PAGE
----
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BpTT celebrates Brighter Prospects

Saturday, May 19, 2018

Graduates of bpTT’s Brighter Prospects programme have been told not to despair when faced with a challenging job market.

Giselle Thompson, the energy company’s Vice President, Corporate Operations, who address the 19 graduates at a ceremony at bpTT’s Hospitality Suite, Queen’s Park Oval, urged them to persevere as the education process is continuous. Brighter Prospects is one of bpTT’s signature programmes within its corporate social responsibility portfolio.

Thompson said: “I know that those feelings of accomplishment in completing your studies can quickly be dashed as you face a very tough job market.

“My advice to you would be to be patient, be persistent, show up strong and have faith that you will get that job opportunity that you long for.”

She said the company understands the value of education to personal, community and national development, adding that it is one of bpTT’s areas of focus to achieve its aspiration of positively impacting national development.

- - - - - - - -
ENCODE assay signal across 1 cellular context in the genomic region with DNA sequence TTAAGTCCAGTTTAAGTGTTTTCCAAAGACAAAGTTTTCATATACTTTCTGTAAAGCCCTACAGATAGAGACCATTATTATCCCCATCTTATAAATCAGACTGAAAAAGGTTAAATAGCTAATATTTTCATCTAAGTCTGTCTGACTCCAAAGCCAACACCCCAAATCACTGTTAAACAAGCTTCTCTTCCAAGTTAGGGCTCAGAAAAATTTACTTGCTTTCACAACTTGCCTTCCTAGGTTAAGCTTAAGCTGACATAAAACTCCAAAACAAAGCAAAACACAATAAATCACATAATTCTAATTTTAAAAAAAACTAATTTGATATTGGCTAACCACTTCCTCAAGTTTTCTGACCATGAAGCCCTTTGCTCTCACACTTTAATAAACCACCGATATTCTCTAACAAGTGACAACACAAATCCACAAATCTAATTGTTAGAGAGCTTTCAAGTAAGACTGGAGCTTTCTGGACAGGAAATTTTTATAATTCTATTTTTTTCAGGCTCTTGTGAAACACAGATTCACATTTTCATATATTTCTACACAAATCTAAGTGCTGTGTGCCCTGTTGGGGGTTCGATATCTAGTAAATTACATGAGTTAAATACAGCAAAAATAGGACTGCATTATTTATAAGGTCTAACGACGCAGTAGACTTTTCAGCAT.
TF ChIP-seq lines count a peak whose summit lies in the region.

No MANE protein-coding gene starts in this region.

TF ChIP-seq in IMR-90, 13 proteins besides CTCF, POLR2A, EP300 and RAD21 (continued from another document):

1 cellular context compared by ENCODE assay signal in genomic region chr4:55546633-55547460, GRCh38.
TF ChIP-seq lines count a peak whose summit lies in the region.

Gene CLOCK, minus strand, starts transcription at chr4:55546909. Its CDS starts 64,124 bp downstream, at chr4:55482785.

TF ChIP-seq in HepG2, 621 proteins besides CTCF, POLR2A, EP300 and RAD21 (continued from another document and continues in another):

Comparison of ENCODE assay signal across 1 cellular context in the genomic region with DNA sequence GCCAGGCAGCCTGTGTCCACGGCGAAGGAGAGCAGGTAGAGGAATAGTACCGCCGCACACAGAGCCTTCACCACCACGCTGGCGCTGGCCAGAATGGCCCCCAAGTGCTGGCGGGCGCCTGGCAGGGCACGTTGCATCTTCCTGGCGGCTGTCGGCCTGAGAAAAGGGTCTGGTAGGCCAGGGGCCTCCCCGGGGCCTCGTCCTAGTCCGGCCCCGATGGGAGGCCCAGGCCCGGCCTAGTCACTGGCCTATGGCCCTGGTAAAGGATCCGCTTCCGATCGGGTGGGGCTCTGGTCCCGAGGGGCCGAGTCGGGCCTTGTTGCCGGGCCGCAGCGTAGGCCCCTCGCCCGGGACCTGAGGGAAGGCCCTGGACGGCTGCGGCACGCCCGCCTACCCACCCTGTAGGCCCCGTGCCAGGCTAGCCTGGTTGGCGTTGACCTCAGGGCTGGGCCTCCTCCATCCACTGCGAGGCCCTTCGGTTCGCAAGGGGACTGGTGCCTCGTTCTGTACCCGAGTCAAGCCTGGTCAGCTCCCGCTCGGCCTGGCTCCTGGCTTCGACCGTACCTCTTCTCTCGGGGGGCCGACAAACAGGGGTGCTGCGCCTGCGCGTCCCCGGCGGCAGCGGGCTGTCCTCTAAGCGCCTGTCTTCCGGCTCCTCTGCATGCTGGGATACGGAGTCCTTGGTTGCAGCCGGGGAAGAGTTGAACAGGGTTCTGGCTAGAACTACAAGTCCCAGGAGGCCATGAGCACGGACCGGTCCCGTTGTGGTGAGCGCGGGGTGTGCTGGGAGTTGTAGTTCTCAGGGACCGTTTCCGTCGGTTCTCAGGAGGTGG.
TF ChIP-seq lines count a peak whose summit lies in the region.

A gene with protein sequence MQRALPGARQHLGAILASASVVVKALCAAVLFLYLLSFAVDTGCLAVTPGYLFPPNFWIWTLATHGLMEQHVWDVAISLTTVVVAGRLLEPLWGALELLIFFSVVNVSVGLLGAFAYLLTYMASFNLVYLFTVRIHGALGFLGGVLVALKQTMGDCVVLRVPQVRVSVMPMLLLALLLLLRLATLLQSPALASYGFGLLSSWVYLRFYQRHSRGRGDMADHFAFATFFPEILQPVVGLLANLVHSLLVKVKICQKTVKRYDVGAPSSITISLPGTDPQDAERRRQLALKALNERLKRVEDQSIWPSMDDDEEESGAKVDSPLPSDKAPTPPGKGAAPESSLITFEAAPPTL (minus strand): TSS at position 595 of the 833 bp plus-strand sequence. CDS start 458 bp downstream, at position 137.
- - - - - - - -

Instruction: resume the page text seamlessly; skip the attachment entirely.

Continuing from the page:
Programmes range from early childhood to tertiary level.

“We work with many organisations to target areas of need. A key area of focus for us has been to introduce technology into the teaching and learning environment.

Through our smart board technology in education programme, for example, we are helping to modernize the delivery of the curriculum in a way that is interesting and aligned with how children interact with the world around them,” Thompson said. Ten smart boards have been installed at schools in Mayaro, Arouca, Port-of-Spain and Carenage and more than 60 teachers have been trained in the proper use of the technology.

The company also continues to marry technology and learning with the launch of the Arrow programme in primary schools in Mayaro and Tobago. The cutting-edge software helps children and adults improve their literacy.

“This fantastic programme consistently ranks among one of the top 10 programmes in the UK for literacy improvement,” Thompson said.

Valedictorian Amanda Mahadeo chronicled her struggles, which included lack of basic resources such as a computer. She said the assistance of bpTT propelled her study.


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